As the information age evolves beyond its 50th year, significant shifts and disruptions are taking place, ushering in a new era. Within this evolution, the sophistication of the technologies that underpin the information age are evolving faster than ever before, making them almost unrecognisable from their original form. This transformation is causing social media platforms to move away from traditional connection-based feeds known as the social graph, to video-driven entertainment formats, known as the content graph. These rapid technological advancements have transformed consumer behaviour and have provided brands the opportunity to reset their strategies and lead within their industries. By fully embracing the participatory, engaging nature of the new social entertainment era, social media managers will be prepared to lead their industries and win consumers’ hearts and wallets for years to come. This paper examines the current changes happening within the social media landscape and the opportunities these shifts present for brands. The paper will also uncover how marketers can restrategise their efforts to drive business success in this new socially charged digital environment.
    Keywords: social entertainment; social media strategy; social media marketing; TikTok marketing; TikTok strategy; social commerce

  • Does it pay to polarise? The impact of brand activism on brand perceptions and purchase intentions in entrepreneurial marketing
    Christian Rudeloff, Hochschule Macromedia, University of Applied Sciences, Campus Hamburg, Germany and Hamasa Amin, Marketing Campaign Manager, Ad Alliance, Germany

    As consumers are showing an increasing awareness of societal and environmental issues, corporate social responsibility (CSR) has long become standard in marketing communications. Thus, it is no longer suitable for building a distinctive brand image. In this context, the concept of brand activism, in which brands take a bold stand on political issues, has gained prominence. Based on theoretical considerations, it can be assumed that brand activism is a promising approach, particularly for companies with a small market share, such as start-ups. Furthermore, as brand activism polarises, it can be expected that consumers’ perceived self-congruence with a brand is a prerequisite for its successful implementation. Against this background, this paper describes an online experiment to study the effects of CSR and brand activism in an entrepreneurial context. The results show that CSR and brand activism have a positive effect on brand perceptions, although purchase intentions are not found to be significantly influenced by either approach. Furthermore, no significant differences between CSR and brand activism could be found. Finally, the results indicate significant positive effects of self-congruence on brand perceptions and purchase intentions. This study shows the potential value of brand activism for start-ups while illustrating the importance of a careful analysis of stakeholders’ values to prevent negative effects on brand equity.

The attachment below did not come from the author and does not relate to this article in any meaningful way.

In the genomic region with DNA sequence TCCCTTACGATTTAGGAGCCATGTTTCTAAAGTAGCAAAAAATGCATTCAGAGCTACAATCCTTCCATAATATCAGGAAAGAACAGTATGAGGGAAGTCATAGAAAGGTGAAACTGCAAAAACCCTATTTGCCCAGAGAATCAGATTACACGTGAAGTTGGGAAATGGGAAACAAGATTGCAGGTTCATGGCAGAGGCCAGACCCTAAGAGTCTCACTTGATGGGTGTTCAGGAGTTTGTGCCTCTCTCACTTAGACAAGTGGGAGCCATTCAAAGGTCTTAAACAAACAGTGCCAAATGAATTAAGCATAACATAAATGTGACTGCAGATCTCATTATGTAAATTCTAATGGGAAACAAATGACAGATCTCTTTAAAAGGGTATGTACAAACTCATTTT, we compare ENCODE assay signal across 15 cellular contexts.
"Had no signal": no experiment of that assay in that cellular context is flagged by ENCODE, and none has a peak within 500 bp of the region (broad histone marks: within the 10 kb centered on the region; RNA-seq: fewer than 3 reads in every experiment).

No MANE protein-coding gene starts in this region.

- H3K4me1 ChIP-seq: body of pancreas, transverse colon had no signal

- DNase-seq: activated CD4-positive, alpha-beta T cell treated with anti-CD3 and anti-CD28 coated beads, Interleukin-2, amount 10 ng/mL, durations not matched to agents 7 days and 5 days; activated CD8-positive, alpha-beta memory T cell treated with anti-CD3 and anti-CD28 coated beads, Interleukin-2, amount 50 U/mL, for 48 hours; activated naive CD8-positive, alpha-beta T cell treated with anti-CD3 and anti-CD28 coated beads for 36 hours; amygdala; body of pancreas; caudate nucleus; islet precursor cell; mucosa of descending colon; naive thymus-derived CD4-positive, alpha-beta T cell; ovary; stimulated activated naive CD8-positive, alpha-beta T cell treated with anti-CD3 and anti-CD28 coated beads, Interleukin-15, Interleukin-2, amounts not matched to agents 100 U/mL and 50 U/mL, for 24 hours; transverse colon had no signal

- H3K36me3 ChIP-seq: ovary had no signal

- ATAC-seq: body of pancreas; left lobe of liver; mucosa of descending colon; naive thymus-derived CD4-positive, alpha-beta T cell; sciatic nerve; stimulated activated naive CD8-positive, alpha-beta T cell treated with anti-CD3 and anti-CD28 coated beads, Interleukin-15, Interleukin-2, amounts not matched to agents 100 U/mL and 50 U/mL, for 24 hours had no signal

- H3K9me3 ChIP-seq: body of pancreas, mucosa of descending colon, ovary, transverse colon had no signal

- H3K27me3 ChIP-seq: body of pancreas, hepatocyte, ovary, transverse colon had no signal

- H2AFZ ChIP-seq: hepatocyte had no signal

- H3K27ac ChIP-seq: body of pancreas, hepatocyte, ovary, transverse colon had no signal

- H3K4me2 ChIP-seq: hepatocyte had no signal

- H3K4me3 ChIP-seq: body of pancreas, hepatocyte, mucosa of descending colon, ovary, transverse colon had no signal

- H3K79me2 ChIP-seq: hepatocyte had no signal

Keywords: CSR; brand activism; self-congruence; brand perceptions; purchase intentions; start-ups; entrepreneurial marketing